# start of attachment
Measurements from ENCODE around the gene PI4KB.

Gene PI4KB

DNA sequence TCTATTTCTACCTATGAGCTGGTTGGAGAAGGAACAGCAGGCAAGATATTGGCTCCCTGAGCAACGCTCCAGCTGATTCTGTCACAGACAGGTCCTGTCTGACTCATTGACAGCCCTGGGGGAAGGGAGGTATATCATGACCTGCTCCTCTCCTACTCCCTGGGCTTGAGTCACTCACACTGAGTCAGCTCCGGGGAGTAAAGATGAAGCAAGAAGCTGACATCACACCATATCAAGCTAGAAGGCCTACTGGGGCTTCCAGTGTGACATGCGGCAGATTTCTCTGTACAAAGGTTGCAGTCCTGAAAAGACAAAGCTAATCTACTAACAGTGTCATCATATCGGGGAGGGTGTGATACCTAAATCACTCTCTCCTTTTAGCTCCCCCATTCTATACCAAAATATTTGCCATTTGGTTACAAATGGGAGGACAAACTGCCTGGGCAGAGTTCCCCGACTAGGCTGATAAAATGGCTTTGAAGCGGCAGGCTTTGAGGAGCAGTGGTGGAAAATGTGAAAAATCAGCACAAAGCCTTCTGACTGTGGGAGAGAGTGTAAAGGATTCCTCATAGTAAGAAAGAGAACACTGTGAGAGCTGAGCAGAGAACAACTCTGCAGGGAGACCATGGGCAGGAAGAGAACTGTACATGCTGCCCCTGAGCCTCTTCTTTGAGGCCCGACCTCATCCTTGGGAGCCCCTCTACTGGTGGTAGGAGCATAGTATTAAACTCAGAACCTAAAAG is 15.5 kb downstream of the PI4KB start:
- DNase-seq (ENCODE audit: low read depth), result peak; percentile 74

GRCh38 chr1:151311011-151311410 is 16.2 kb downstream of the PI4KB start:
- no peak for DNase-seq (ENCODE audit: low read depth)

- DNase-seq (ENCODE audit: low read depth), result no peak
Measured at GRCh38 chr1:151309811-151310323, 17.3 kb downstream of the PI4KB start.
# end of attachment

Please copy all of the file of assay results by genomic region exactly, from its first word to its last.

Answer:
Measurements from ENCODE around the gene PI4KB.

Gene PI4KB

DNA sequence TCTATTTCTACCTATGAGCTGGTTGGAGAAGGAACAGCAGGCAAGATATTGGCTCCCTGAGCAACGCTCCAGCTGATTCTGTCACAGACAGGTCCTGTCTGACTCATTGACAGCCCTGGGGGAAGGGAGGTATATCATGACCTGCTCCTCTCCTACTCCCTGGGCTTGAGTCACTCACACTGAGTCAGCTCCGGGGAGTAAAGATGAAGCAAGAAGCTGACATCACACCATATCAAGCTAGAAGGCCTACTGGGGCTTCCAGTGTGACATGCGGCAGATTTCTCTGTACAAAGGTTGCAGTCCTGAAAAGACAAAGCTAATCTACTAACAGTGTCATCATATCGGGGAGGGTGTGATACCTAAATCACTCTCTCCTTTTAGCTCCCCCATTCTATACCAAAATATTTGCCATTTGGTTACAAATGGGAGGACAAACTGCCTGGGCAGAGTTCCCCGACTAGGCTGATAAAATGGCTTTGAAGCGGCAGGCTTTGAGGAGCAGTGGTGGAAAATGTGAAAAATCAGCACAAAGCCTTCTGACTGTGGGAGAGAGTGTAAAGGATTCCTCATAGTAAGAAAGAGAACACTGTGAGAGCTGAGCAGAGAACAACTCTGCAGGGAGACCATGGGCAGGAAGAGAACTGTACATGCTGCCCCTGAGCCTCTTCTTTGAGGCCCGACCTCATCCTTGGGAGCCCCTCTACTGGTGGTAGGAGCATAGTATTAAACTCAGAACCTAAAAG is 15.5 kb downstream of the PI4KB start:
- DNase-seq (ENCODE audit: low read depth), result peak; percentile 74

GRCh38 chr1:151311011-151311410 is 16.2 kb downstream of the PI4KB start:
- no peak for DNase-seq (ENCODE audit: low read depth)

- DNase-seq (ENCODE audit: low read depth), result no peak
Measured at GRCh38 chr1:151309811-151310323, 17.3 kb downstream of the PI4KB start.